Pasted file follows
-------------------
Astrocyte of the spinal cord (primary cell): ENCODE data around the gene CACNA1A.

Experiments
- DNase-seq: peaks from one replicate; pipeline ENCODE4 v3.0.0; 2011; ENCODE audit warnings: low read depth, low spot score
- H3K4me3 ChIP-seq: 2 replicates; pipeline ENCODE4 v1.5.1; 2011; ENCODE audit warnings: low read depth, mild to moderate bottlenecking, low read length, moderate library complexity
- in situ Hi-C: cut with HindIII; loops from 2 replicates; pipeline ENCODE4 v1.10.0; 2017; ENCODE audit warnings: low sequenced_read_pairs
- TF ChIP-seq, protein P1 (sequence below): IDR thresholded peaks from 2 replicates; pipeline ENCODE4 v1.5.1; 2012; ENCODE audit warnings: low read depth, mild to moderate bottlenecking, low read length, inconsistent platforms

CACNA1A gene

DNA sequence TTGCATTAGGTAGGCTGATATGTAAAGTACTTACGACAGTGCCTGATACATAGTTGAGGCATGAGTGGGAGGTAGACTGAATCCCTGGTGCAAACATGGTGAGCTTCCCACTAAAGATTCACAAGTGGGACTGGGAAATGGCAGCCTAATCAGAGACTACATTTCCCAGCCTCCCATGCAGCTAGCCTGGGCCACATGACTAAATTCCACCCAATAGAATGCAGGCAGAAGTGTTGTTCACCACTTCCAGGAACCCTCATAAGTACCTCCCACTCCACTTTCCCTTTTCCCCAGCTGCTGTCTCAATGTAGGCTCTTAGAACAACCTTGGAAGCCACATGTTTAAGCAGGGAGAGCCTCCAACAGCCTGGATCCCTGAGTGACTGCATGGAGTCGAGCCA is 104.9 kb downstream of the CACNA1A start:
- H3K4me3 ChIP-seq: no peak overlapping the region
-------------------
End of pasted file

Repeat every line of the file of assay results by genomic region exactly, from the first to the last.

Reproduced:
Astrocyte of the spinal cord (primary cell): ENCODE data around the gene CACNA1A.

Experiments
- DNase-seq: peaks from one replicate; pipeline ENCODE4 v3.0.0; 2011; ENCODE audit warnings: low read depth, low spot score
- H3K4me3 ChIP-seq: 2 replicates; pipeline ENCODE4 v1.5.1; 2011; ENCODE audit warnings: low read depth, mild to moderate bottlenecking, low read length, moderate library complexity
- in situ Hi-C: cut with HindIII; loops from 2 replicates; pipeline ENCODE4 v1.10.0; 2017; ENCODE audit warnings: low sequenced_read_pairs
- TF ChIP-seq, protein P1 (sequence below): IDR thresholded peaks from 2 replicates; pipeline ENCODE4 v1.5.1; 2012; ENCODE audit warnings: low read depth, mild to moderate bottlenecking, low read length, inconsistent platforms

CACNA1A gene

DNA sequence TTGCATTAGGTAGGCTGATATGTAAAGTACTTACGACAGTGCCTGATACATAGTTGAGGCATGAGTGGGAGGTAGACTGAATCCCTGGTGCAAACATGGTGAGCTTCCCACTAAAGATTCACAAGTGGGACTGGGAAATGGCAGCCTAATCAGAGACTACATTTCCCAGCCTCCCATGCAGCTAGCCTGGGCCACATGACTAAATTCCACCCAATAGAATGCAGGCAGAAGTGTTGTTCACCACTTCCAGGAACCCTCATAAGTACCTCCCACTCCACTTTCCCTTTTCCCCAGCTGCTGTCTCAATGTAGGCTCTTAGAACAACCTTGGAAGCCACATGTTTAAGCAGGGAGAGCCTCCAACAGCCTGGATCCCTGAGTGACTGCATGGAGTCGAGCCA is 104.9 kb downstream of the CACNA1A start:
- H3K4me3 ChIP-seq: no peak overlapping the region